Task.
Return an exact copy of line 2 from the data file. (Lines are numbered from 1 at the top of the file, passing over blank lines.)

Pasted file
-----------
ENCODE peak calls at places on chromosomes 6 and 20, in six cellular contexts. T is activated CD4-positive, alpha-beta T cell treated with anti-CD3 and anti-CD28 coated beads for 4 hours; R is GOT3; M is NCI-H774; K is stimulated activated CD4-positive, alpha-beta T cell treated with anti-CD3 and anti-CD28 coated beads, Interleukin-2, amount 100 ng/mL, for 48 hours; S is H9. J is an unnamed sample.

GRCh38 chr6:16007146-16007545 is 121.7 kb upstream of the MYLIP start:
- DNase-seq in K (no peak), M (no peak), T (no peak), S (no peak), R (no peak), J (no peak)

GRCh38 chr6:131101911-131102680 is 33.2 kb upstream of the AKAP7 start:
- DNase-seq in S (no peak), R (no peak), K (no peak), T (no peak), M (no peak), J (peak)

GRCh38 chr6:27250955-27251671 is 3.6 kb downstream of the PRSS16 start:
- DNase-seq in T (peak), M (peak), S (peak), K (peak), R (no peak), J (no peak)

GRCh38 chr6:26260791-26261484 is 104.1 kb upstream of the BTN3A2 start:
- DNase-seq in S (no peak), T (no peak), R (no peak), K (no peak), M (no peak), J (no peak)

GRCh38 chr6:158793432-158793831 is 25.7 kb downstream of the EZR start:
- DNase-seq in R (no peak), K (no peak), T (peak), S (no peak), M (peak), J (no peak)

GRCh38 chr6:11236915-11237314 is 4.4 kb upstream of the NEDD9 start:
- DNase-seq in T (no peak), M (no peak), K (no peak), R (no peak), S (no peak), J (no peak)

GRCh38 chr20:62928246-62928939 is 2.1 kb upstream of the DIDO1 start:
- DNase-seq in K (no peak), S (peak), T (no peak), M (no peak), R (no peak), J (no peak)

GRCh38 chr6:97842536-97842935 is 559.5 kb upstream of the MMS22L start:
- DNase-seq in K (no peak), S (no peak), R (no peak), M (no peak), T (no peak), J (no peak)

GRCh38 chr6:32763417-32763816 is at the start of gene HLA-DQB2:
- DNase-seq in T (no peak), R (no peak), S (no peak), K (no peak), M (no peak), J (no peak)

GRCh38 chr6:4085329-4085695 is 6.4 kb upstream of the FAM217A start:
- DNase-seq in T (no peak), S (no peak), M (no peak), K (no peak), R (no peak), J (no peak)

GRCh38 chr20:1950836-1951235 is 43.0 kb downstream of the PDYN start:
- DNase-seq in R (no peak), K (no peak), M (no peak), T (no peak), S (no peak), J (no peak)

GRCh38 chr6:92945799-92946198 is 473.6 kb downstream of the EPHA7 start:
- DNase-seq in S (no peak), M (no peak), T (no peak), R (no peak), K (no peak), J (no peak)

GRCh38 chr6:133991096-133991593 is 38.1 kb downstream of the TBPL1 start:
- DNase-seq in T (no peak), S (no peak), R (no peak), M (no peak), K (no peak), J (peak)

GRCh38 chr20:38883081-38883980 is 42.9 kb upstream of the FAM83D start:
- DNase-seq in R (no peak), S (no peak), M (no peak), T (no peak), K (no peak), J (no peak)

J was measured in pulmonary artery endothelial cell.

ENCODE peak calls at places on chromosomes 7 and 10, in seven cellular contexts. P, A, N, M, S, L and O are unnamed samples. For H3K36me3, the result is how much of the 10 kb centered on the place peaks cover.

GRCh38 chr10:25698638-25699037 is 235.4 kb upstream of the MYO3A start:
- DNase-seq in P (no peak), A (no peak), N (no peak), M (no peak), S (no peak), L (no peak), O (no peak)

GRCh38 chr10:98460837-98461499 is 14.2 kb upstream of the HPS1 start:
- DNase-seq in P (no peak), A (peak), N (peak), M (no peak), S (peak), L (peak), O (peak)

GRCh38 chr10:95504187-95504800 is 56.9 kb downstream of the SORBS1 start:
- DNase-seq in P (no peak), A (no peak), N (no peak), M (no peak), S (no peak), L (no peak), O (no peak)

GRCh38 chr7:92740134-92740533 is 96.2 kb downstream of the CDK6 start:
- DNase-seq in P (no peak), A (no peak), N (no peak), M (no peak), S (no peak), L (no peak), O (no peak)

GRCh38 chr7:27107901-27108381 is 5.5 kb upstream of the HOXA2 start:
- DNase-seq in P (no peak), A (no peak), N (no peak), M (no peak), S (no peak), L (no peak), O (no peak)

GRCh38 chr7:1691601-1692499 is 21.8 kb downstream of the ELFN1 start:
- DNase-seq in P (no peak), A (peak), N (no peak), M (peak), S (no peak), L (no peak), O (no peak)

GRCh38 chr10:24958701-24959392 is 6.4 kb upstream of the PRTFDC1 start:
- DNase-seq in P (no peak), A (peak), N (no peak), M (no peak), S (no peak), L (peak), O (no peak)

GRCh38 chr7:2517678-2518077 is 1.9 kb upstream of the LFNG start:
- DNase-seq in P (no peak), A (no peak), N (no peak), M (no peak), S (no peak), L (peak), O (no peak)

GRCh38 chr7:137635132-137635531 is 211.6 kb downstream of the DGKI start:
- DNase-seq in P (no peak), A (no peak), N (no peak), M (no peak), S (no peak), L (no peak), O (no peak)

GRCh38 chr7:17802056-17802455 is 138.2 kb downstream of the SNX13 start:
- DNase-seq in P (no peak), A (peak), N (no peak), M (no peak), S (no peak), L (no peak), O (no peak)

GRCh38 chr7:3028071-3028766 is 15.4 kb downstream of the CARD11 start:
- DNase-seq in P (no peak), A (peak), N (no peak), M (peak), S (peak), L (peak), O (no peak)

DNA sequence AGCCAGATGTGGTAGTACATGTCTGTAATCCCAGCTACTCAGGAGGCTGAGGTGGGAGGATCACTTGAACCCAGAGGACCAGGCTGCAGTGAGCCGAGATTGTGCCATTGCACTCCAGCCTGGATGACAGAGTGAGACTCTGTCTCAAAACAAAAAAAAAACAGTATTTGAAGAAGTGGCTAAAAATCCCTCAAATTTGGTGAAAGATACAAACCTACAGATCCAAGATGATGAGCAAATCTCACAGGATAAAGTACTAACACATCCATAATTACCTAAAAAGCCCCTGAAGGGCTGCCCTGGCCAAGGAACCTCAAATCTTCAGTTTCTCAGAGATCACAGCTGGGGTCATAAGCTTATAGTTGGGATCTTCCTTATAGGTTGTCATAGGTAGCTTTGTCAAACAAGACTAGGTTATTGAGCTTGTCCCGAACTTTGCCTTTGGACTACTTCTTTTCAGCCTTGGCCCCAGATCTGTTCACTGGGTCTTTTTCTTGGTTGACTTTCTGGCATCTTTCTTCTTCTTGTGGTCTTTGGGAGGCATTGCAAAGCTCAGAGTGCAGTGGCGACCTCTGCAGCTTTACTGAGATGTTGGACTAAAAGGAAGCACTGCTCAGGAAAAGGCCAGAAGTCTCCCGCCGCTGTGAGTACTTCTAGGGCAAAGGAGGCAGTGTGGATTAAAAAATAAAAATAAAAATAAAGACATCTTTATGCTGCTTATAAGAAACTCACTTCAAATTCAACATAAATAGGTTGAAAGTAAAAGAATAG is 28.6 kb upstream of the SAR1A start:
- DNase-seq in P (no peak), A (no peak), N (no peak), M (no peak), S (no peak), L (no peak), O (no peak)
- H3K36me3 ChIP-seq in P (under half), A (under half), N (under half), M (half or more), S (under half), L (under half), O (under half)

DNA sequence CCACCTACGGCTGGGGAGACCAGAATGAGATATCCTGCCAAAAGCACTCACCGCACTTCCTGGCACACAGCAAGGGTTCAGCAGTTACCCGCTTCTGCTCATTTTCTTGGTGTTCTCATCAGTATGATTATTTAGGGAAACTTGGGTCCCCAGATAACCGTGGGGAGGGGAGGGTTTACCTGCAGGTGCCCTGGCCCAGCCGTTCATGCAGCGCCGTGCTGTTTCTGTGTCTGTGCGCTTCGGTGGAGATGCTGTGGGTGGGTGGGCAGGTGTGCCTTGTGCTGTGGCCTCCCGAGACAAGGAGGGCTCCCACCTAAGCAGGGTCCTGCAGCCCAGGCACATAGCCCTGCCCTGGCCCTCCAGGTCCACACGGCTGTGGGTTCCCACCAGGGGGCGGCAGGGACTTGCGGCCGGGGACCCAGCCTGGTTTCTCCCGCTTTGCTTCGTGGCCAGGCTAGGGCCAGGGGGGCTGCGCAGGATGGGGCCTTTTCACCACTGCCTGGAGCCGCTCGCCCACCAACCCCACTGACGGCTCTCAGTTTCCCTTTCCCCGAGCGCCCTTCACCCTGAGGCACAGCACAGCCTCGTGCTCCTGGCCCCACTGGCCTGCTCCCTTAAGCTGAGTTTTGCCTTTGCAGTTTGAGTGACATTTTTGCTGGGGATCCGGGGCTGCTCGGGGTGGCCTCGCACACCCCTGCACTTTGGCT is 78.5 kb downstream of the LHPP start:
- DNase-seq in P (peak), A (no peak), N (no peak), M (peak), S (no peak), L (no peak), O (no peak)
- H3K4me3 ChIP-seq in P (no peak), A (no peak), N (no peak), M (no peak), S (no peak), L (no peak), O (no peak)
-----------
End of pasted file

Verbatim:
GRCh38 chr6:16007146-16007545 is 121.7 kb upstream of the MYLIP start: